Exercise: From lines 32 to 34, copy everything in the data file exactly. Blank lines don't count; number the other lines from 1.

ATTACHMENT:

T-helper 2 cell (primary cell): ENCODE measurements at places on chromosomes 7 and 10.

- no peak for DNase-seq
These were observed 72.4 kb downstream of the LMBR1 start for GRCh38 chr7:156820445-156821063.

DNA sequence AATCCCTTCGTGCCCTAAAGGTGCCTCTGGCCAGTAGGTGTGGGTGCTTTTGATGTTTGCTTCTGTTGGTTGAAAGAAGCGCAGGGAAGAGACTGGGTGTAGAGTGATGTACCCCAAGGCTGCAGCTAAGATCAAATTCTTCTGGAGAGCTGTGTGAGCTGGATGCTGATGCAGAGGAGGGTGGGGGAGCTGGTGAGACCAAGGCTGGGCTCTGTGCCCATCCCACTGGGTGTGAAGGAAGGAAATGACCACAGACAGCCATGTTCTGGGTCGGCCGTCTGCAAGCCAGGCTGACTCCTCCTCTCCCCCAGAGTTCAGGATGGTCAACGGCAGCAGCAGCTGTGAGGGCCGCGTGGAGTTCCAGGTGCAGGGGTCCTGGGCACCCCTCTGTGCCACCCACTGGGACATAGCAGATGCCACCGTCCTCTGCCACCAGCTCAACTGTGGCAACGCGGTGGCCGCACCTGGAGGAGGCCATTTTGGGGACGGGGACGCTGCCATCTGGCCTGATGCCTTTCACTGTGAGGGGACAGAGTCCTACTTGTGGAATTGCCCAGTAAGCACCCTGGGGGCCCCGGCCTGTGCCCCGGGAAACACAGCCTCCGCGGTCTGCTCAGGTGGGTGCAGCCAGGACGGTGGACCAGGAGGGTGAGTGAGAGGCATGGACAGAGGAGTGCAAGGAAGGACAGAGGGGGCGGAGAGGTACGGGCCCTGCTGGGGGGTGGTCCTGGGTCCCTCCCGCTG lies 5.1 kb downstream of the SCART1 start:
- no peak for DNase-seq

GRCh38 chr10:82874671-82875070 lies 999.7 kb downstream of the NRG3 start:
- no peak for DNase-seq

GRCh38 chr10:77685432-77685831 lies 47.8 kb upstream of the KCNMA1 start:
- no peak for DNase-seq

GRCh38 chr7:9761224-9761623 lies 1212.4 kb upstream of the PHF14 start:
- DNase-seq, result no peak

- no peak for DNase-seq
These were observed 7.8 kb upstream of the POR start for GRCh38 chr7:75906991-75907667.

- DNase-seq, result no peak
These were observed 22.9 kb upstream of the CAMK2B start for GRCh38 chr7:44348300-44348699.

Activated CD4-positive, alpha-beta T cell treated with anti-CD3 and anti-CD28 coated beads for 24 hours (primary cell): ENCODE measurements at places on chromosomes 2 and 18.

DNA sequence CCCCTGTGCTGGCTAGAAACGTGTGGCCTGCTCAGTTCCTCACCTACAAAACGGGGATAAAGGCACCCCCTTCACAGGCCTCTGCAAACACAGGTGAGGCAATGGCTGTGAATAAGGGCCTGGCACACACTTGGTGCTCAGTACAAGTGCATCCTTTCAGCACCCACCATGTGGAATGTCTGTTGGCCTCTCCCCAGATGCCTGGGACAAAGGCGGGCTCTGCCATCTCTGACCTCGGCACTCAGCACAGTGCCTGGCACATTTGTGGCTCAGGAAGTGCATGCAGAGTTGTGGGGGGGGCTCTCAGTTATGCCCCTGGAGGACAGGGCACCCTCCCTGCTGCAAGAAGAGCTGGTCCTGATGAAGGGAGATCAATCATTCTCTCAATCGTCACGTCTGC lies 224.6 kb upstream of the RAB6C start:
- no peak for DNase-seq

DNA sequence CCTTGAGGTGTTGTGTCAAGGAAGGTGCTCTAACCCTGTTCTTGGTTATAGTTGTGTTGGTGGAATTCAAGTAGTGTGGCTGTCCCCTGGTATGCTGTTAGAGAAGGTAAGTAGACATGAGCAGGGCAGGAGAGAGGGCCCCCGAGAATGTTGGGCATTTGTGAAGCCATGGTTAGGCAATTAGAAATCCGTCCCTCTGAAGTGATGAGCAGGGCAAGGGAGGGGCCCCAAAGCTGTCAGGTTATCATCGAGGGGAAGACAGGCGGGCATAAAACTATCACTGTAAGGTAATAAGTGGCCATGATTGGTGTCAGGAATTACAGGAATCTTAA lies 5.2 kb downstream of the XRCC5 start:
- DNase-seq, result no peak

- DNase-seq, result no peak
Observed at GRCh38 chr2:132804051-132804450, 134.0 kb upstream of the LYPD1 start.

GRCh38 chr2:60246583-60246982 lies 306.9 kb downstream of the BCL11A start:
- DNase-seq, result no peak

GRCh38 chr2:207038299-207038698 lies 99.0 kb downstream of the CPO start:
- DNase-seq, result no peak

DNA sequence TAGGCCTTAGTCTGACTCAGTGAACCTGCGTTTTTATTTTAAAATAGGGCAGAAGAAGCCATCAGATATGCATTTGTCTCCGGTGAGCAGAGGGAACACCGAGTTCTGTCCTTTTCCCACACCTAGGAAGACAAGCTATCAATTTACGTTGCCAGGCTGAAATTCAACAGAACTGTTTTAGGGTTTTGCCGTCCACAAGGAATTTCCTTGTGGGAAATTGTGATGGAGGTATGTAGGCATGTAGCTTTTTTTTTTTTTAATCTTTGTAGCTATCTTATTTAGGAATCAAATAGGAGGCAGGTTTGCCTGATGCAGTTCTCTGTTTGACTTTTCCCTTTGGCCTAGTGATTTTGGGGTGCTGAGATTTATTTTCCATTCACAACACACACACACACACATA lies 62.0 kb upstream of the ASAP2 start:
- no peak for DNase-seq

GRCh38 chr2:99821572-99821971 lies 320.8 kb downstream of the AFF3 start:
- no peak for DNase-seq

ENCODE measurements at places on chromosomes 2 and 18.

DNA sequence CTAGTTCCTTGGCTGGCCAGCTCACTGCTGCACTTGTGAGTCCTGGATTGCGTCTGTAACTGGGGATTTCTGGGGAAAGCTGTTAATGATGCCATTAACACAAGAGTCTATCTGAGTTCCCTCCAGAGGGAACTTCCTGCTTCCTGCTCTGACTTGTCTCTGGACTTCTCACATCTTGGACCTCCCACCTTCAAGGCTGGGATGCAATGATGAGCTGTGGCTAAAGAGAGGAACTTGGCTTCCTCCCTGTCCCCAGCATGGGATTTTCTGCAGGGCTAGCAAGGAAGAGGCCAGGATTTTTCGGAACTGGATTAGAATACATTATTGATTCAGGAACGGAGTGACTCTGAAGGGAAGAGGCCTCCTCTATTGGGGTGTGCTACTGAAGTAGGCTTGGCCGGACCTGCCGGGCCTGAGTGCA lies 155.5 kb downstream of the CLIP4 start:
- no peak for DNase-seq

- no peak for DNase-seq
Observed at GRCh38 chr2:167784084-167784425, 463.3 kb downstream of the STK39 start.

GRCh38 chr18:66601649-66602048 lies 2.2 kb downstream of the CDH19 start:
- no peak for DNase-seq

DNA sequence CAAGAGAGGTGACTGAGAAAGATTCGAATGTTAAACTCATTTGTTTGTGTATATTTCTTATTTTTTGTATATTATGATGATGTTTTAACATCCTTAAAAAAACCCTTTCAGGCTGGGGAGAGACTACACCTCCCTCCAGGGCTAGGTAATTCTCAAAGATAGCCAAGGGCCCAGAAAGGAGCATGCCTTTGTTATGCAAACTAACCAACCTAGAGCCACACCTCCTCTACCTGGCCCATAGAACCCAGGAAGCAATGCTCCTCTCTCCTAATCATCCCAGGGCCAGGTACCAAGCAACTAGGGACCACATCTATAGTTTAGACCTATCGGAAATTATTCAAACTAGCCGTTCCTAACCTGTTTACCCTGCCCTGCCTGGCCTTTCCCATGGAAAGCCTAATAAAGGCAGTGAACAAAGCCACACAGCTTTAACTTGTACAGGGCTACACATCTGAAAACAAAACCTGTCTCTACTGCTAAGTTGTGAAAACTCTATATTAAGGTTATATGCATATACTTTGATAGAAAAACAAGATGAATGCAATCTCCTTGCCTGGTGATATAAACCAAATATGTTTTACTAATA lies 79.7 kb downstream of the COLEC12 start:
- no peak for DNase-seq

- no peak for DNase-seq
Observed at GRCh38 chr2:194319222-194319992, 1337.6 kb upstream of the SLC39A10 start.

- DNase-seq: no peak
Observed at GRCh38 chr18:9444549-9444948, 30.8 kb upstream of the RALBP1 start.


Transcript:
DNA sequence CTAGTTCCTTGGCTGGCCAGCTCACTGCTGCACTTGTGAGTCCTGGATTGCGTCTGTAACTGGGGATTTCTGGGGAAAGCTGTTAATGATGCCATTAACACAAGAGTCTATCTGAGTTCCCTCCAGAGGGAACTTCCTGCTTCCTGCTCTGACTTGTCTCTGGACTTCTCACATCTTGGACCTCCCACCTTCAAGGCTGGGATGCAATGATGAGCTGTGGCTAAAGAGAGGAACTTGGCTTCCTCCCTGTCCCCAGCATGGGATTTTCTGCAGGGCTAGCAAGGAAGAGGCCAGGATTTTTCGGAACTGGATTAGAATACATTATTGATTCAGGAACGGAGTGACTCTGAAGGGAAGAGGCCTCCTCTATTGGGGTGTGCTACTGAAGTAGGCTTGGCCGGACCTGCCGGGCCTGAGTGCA lies 155.5 kb downstream of the CLIP4 start:
- no peak for DNase-seq

- no peak for DNase-seq